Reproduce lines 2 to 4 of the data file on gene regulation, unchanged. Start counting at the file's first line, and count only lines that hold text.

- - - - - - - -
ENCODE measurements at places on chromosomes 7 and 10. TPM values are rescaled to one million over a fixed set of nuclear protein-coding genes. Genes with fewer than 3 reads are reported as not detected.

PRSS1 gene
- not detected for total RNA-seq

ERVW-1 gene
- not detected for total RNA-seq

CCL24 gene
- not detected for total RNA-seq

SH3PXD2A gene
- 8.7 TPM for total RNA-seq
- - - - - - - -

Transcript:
PRSS1 gene
- not detected for total RNA-seq

ERVW-1 gene